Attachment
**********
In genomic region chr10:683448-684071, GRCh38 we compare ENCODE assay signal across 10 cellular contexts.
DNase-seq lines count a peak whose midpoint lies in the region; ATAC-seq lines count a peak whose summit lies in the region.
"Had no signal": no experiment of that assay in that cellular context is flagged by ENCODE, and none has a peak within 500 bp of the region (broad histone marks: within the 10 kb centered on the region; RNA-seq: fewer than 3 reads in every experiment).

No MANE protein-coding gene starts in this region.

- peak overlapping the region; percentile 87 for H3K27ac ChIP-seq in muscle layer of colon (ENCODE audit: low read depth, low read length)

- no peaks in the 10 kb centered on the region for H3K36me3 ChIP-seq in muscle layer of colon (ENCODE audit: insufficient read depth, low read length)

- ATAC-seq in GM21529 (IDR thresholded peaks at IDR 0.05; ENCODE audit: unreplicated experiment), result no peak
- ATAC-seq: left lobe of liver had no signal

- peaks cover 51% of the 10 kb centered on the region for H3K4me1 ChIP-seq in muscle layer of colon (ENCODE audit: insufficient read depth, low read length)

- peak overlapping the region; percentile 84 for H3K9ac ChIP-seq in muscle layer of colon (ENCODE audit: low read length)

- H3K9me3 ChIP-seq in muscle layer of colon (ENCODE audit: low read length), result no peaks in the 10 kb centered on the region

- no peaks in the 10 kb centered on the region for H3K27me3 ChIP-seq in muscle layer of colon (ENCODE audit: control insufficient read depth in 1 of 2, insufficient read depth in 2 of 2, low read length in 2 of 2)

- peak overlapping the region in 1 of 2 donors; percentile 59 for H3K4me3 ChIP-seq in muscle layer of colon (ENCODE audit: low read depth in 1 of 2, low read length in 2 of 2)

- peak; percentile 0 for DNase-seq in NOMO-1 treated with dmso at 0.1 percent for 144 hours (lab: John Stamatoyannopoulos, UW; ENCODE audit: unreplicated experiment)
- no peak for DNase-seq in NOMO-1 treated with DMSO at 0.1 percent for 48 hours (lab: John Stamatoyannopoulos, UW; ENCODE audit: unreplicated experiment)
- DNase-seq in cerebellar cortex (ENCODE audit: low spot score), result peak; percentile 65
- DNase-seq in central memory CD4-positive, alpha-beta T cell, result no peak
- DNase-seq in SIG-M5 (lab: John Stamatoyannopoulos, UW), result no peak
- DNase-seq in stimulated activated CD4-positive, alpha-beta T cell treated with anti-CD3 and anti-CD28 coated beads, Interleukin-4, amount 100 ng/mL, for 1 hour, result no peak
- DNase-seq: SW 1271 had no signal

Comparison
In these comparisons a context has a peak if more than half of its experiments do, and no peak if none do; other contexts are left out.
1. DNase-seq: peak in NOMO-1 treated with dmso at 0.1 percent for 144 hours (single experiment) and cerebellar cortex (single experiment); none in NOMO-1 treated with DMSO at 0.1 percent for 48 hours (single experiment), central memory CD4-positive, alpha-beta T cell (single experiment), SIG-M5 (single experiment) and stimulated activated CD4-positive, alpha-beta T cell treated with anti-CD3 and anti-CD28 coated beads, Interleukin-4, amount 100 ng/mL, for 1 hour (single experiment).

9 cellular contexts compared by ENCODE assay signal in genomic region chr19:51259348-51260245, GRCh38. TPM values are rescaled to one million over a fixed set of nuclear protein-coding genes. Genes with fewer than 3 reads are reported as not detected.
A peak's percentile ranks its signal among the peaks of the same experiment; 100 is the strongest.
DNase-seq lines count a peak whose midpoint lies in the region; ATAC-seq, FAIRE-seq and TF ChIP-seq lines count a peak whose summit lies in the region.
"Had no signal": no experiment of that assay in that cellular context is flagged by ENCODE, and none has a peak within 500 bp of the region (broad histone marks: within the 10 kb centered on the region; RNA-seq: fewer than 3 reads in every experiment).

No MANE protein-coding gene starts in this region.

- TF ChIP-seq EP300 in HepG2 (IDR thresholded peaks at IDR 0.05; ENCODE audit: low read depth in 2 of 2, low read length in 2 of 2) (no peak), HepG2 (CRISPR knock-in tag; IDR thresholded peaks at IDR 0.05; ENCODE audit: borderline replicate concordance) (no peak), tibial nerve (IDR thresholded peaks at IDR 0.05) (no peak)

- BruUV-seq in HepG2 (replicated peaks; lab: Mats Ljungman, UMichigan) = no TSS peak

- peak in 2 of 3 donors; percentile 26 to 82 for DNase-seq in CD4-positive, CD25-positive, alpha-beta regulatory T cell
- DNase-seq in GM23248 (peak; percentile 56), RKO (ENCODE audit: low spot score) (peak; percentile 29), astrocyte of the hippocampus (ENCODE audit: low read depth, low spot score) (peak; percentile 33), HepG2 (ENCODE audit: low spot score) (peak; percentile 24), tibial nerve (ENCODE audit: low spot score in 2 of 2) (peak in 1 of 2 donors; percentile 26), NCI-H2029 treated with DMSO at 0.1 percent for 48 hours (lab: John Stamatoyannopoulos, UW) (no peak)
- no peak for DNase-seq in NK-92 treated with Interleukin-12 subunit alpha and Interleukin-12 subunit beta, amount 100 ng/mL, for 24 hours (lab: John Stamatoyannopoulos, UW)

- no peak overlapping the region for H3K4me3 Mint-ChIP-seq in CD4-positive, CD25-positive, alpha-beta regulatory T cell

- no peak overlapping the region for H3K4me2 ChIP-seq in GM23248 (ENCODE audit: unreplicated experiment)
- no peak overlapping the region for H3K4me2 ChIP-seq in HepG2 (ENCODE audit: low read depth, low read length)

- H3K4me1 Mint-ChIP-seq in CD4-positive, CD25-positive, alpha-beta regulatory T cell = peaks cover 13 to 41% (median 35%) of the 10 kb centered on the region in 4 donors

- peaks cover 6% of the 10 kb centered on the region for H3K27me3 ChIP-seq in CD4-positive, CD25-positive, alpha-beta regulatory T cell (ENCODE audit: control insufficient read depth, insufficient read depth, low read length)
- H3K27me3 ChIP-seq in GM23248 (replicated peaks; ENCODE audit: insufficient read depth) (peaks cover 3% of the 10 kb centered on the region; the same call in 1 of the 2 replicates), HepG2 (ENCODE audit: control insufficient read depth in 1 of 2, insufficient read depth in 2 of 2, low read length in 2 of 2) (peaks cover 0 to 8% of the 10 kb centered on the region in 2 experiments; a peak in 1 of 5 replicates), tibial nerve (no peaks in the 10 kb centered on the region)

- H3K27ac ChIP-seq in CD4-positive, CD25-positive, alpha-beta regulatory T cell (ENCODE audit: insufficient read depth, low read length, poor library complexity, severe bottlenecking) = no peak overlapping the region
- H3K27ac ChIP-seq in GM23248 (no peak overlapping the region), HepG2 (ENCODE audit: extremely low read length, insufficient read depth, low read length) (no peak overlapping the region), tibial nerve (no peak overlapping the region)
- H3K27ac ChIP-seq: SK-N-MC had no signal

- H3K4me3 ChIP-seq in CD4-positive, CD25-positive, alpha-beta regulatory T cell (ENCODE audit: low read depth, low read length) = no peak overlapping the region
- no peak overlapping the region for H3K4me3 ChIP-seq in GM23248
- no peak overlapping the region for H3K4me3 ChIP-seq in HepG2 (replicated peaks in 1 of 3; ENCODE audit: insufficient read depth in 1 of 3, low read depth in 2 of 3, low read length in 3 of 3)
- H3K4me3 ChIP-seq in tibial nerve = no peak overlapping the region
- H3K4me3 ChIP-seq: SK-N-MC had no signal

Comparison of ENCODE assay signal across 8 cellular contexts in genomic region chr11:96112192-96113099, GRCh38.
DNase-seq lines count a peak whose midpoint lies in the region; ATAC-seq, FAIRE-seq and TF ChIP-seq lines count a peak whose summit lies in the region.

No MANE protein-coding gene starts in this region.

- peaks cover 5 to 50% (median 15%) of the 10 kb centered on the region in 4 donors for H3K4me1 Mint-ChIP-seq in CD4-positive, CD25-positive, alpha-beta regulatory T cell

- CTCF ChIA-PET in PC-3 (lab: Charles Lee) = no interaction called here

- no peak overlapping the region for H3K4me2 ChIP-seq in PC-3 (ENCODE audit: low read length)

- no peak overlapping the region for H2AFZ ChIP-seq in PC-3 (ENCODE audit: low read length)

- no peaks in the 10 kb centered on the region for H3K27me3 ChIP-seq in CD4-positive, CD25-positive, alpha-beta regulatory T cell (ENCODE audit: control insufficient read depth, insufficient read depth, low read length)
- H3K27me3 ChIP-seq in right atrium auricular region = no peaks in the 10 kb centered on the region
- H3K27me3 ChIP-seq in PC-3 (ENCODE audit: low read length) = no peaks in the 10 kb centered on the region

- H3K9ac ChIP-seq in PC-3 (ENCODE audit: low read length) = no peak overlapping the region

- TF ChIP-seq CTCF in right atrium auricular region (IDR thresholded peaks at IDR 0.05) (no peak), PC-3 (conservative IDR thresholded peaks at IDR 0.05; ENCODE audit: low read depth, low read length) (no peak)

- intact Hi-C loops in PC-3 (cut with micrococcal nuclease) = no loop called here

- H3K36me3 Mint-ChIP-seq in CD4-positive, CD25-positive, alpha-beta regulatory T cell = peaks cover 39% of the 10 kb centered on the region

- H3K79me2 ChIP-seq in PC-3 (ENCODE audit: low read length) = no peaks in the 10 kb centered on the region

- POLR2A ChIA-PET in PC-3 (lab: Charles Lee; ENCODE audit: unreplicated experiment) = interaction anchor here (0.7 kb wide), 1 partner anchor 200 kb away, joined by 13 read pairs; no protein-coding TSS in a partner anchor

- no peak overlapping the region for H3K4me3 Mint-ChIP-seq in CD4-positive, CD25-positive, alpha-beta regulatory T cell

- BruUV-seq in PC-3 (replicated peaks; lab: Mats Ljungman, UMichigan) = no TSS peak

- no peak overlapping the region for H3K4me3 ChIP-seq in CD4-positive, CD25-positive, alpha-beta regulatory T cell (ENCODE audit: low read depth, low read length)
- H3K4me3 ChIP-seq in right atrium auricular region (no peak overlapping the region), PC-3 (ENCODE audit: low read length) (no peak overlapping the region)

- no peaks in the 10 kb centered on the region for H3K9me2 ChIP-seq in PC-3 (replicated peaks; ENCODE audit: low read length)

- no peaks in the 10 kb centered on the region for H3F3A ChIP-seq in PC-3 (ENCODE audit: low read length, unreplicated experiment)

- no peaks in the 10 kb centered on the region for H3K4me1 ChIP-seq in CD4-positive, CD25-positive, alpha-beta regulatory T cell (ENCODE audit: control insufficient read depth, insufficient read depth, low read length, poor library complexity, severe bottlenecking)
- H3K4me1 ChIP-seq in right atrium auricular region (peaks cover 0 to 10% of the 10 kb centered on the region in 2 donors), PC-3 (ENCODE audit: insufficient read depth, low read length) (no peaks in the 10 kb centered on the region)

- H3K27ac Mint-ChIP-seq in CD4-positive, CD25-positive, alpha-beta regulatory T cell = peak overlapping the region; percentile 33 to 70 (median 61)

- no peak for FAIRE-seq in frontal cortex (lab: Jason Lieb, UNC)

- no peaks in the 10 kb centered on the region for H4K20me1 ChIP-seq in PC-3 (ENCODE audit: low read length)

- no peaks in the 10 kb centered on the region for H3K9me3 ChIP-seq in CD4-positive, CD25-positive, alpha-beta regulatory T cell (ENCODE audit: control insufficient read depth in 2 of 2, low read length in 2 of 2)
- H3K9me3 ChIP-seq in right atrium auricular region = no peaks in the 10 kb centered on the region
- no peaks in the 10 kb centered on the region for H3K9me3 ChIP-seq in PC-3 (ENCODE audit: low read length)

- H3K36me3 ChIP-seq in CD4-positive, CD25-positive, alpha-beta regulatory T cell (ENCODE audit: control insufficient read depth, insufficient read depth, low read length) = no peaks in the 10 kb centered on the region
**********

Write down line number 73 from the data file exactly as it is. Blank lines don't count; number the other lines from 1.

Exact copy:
- no peak for FAIRE-seq in frontal cortex (lab: Jason Lieb, UNC)